Quick note: This week’s post is by Brian Lambert!
To say that Marc Schuster is multitalented would be quite the understatement. I first met him online when he started reviewing tunes from my 52-week song challenge and then interviewed me on this blog. What came out of it was friendship and a collaboration in music production blossoming into a full-fledged band, The Star Crumbles. I thought for a change I’d flip the script on Marc and interview him and give his many readers and fans an opportunity to learn a bit about the hub of the wheel on which the #Tweetcore scene revolves.
Thanks for doing this, Marc.
Absolutely! I appreciate the opportunity.
Your productivity blows my mind and I have a hard time keeping up with all of the things you are able to do. I suppose to start, could you give the readers a rundown of all the collaborations and projects you’ve worked on in the last couple of years.
I’ve actually been trying to figure that out myself lately. Obviously there’s the Star Crumbles, and that’s led to some other fun collaborations, including the mockumentary we made with a bunch of our #Tweetcore friends, and then we’ve both been working with Mike Mosley in Jr. Moz Collective recently. My other big collaborative music project is with my friend Tim Simmons. We record instrumentals under the name Simmons and Schuster. And I also record a decent amount of music on my own as a solo artist. Outside of making music, I interview musicians and occasionally opine on musical topics on this blog, and I’ve been doing the weekly #Tweetcore Radio Hour on AMS Radio since November. Once in a while, I’ll work on a more ambitious writing project, like my Beach Boys book, Tired of California: The Beach Boys’ Holland Revisited, or the children’s book I wrote and illustrated last year, Frankie Lumlit’s Janky Drumkit. Then there are the one-off collaborations with various musicians where I’ll play drums or keyboards on a track.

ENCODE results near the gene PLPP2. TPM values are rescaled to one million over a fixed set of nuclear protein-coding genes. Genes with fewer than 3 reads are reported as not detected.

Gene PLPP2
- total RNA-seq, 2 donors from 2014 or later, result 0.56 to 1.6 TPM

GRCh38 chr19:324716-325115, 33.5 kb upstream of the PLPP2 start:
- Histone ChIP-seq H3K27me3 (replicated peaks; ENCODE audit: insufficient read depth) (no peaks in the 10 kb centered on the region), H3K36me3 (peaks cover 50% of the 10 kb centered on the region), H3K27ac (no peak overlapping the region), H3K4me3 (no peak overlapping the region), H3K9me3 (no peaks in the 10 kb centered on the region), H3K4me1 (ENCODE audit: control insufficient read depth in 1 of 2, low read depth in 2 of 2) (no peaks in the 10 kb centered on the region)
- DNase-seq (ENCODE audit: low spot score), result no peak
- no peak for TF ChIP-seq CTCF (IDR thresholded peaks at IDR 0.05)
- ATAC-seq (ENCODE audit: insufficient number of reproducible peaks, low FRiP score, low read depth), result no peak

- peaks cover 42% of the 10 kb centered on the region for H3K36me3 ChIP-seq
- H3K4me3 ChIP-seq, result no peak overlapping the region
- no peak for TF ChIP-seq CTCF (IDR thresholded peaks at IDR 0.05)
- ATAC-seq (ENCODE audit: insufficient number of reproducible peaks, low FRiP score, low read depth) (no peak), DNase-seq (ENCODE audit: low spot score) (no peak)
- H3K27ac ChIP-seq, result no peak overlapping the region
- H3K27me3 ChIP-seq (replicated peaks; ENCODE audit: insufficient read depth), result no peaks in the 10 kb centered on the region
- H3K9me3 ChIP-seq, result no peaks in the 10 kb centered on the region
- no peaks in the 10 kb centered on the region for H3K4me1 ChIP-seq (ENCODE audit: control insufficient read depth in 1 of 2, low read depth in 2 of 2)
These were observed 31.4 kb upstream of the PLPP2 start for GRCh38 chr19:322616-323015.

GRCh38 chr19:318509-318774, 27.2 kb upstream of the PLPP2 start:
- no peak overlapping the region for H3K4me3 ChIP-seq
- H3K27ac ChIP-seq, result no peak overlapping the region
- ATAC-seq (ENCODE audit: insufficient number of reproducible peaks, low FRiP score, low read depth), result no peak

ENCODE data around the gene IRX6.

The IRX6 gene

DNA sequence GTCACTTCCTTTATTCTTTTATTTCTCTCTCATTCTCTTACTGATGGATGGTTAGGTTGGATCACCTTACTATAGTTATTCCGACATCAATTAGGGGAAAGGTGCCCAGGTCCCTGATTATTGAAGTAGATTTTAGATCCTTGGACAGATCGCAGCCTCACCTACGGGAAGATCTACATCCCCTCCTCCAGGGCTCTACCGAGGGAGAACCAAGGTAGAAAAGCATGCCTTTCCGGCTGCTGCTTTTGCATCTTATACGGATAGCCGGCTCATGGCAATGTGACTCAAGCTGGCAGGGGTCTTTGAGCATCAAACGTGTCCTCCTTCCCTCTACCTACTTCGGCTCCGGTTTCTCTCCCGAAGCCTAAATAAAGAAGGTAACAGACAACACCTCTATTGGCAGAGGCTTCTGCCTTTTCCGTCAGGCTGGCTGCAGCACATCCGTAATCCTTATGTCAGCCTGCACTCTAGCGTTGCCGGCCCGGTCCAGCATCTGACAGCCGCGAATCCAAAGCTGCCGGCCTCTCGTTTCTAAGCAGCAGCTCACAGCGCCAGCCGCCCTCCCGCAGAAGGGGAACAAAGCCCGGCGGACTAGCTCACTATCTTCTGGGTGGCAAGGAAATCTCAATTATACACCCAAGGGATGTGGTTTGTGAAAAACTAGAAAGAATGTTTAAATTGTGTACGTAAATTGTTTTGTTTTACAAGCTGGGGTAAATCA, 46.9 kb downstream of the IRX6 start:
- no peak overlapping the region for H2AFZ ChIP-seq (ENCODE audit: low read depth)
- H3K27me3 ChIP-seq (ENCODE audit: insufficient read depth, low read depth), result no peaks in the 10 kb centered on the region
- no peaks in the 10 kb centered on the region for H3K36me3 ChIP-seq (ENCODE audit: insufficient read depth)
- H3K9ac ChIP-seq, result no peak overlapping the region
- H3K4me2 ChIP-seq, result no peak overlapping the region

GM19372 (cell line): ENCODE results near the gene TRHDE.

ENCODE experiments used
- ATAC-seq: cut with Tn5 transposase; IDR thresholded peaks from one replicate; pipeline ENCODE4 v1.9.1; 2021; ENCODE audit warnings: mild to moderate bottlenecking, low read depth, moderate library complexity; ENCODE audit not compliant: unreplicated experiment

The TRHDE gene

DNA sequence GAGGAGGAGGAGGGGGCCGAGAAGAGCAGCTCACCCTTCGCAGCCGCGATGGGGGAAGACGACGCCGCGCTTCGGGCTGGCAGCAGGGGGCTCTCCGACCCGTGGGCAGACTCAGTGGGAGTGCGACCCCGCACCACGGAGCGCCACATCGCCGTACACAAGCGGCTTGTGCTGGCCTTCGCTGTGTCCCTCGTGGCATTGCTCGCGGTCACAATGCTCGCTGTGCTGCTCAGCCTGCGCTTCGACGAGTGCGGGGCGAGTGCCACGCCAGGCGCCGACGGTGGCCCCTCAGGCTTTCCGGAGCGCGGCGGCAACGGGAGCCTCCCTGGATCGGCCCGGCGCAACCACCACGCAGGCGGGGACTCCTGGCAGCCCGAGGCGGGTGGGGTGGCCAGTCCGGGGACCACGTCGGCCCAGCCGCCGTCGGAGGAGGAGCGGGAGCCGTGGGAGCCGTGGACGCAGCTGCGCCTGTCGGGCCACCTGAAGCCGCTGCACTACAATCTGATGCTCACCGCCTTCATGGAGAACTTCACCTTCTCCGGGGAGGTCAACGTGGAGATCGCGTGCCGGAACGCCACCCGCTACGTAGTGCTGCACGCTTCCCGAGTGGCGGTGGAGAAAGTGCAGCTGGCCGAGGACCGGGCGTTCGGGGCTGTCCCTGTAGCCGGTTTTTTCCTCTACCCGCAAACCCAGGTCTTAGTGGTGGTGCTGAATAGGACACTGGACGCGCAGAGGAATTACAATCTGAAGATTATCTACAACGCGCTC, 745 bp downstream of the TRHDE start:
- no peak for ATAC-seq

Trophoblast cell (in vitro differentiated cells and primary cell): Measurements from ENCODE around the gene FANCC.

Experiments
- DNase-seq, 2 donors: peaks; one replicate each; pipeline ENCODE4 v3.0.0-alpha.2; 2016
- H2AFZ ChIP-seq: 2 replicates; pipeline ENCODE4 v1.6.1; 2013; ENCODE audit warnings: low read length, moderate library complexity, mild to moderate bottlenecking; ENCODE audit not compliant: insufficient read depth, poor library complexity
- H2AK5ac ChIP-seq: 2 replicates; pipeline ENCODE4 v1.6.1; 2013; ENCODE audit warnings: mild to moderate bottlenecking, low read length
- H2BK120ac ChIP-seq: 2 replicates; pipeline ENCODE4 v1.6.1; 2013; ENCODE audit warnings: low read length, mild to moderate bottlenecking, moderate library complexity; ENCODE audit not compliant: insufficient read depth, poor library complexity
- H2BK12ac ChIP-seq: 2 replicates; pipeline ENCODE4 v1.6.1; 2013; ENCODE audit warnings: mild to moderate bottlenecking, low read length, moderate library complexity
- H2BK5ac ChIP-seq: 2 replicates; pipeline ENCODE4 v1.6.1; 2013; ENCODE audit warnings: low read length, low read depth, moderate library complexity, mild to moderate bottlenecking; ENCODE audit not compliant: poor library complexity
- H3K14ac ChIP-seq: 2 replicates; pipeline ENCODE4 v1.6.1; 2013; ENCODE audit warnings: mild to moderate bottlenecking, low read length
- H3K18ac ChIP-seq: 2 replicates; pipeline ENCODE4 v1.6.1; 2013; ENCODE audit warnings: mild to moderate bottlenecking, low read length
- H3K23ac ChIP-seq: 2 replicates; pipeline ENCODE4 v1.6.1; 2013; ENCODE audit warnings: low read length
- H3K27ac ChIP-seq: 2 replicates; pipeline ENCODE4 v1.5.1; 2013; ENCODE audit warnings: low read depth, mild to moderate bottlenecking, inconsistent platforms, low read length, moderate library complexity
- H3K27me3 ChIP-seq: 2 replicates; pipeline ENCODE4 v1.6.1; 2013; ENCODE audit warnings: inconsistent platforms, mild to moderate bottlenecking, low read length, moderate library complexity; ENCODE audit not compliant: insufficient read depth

The first music I listened to by you was, in my opinion, very experimental, Brian Eno-esque as well as the sounds you craft for the Star Crumbles music. In contrast your latest solo effort Factory Seconds is a pretty straight forward rock affair focused more on your lyricism. What inspired the decision for what might be described as a more stripped-down approach?
I was reading a book about Elvis Costello called Complicated Shadows by Graham Thomson when I started working on Factory Seconds. As is often the case, the book made me want to listen to the music I was reading about, and the music made me want to make similar music of my own. Specifically, Elvis Costello’s first album, My Aim Is True was a major touchstone for that project since it was recorded fairly quickly in a studio that didn’t have all the bells and whistles of other “big” studios at the time. That one, Get Happy!! and Blood and Chocolate were in pretty constant rotation when I was recording the album.
How do you get started with a song? Is it beats, a guitar part, lyrics? Does that approach change depending on if it’s a solo project versus a Star Crumbles Project?
I usually just fool around until something starts sounding cool to me. Right now, for example, I’m working with some beats that I recorded last week. I just sat at my drumkit and recorded seven different sessions in different tempos and styles. The sessions were all between five and seven minutes long, and when I was done, I started listening for parts that I could loop and splice together into rhythm tracks. I’m still in that stage now, but the plan is to start riffing over them on guitar, bass, and keyboards until I have something. That’s my usual process, though I’ve also just started singing over drum tracks to get started. That way I know the song will be in my vocal range when I start adding instruments. That’s actually how the chorus for “The Way We Walk” came to me. I was looping a drum track, and the first words that came out of my mouth were “We walk the way we walk, it’s the way we walk.” Not that it made a lot of sense, but I liked the way it sounded.
You play so many instruments well. What was your first instrument and what would you say is your favorite to play?